The rules about how to divide property and debt apply to both:

  • married couples, and
  • couples who have lived together in a marriage-like relationship for at least two years (some people call this a common-law relationship).

The law calls both of these kinds of couples spouses.

DISCLAIMER: The information given here is for general reading – not legal advice.  If you have a legal problem or need legal advice, you should speak to a lawyer.

This script discusses dividing property and debt between married spouses and unmarried spouses when their relationship breaks down.

Who is a “spouse”?

Who is a “spouse”?

Property and debt are divided between spouses under the Family Law Act. The “spouses” who are entitled to apply for an order dividing property and debt are:

  • people who are married; and
  • people who have lived together in a “marriage-like relationship” for at least two years.

Claims for the division of property and debt must be made within two years of the date married spouses are divorced or their marriage is annulled or, for unmarried spouses, the date of their separation.

If you don’t qualify as a “spouse”, the laws that apply to your situation are different and above script does not apply to you.

The rules about dividing property, including a matrimonial home, do not apply to common-law couples. If you are in a common-law relationship, the property you bring into the relationship, plus any increase in its value, usually continues to belong to you alone. If you and your spouse separate, there is no automatic right to divide it or share its value.

The law is complex for couples who do not qulify as “spouse’.  If you have a legal problem or need legal advice, you should speak to a lawyer.

The basic principles of the Family Law Act

The basic principles of the Family Law Act

The law about dividing property and debt is contained in the Family Law Act. In general:

  • After you separate, the law says that all family property and family debt must be divided equally between you and your spouse, unless you have an agreement that says you’ll divide them differently.
  • In case of excluded property – i.e. Property one of you owned before you got together,  you don’t split the value of it equally if you separate or divorce. However, if the property increases in value while you live together, the increase is considered family property. You must divide the increased value.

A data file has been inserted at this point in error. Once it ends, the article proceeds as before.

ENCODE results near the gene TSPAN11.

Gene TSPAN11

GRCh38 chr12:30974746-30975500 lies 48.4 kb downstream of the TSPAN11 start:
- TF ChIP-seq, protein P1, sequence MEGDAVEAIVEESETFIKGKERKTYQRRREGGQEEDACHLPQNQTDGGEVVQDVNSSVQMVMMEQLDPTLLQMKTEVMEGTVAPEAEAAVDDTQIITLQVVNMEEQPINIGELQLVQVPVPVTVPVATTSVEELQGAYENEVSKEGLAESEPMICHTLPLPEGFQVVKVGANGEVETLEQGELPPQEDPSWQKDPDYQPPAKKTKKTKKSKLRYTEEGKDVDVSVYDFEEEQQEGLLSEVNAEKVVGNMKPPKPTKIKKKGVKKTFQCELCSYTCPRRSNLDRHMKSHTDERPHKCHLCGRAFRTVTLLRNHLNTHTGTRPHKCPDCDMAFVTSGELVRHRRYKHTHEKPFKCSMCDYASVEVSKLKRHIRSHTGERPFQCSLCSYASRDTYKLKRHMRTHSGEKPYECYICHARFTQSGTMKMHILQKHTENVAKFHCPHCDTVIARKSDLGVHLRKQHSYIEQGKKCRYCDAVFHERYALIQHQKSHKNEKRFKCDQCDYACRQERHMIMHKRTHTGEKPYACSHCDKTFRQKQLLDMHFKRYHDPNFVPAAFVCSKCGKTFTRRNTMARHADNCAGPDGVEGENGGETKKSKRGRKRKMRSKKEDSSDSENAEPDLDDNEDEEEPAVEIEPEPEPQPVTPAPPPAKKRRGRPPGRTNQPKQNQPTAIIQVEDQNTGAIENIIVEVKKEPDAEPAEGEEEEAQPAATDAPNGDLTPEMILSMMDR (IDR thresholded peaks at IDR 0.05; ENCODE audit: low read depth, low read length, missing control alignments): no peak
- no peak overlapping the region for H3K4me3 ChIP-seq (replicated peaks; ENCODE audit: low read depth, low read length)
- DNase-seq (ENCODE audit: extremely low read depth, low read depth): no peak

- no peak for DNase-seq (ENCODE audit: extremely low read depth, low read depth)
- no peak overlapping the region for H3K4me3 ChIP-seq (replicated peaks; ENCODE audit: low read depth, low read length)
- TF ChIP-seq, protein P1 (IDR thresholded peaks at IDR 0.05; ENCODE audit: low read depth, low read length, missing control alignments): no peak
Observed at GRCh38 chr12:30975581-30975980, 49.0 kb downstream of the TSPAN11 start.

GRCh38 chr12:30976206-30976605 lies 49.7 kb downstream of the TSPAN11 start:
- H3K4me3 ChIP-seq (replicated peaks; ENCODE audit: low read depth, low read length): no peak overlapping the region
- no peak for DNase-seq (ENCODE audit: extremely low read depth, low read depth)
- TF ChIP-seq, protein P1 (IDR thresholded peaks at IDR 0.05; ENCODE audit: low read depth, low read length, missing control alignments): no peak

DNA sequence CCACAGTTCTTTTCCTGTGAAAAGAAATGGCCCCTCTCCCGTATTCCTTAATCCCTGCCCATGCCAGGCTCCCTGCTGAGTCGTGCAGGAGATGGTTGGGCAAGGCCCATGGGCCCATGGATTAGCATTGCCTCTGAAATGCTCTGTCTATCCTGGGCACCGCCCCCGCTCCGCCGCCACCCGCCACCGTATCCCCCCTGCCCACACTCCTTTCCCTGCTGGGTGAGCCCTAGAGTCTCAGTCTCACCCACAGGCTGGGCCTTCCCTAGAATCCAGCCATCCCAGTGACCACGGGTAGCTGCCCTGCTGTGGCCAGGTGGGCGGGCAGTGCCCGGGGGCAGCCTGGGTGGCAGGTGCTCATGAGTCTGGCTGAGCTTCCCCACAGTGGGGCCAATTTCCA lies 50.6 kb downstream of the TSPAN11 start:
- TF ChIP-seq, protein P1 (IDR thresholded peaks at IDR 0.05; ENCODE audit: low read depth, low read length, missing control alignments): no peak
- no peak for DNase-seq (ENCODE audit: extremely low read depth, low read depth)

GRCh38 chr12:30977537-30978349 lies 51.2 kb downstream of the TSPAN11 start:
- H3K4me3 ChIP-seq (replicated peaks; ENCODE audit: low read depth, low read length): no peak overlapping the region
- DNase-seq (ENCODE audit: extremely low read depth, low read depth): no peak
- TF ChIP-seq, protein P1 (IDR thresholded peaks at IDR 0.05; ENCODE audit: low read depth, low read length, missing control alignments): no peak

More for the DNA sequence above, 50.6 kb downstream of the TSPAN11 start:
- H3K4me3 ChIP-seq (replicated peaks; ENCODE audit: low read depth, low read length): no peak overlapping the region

• Each spouse is responsible for one-half of the debt accrued during the relationship, including any debt incurred after separation to maintain family property. The debt spouses are obliged to share is called “family debt”.

The payment that may be owed to one of the spouses in order to effect this sharing is called an equalization payment, or an equalization of net family property.

NOTE: These automatic property sharing provisions only apply to married spouses. If you are in a common law relationship, you are not entitled to an equalization payment, but may be entitled to a payment from your spouse to pay you back for a direct or indirect contribution to property that he or she owns. These claims are referred to as trust claims.

What is “family property”?

What is “family property”? 
Family property is all of the property owned by either or both spouses at the time an application is made under the Act, minus any excluded property.

Family property includes:

  • real property and anything attached to the land, such as buildings.
  • interests in companies,
  • partnerships and businesses;
  • money owed to a spouse;
  • bank accounts,
  • RRSPs and pensions; and,
  • includes moveable objects like household goods, jewelry and carsetc.
  • family property also includes the amount of the increase in value of any excluded property.
What is “excluded property”?

What is “excluded property”?
Excluded property is the property a spouse brings into a relationship, including some kinds of property received during the relationship. Excluded property received after a relationship starts may include inheritances and gifts from people other than the other spouse; court awards; insurance money; and, interests in certain kinds of trusts. Excluded property also includes property bought with excluded property.